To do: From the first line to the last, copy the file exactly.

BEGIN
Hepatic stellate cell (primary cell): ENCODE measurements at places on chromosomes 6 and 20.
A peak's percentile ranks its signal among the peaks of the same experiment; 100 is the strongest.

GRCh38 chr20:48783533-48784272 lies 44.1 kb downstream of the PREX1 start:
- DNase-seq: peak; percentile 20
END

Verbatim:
Hepatic stellate cell (primary cell): ENCODE measurements at places on chromosomes 6 and 20.
A peak's percentile ranks its signal among the peaks of the same experiment; 100 is the strongest.

GRCh38 chr20:48783533-48784272 lies 44.1 kb downstream of the PREX1 start:
- DNase-seq: peak; percentile 20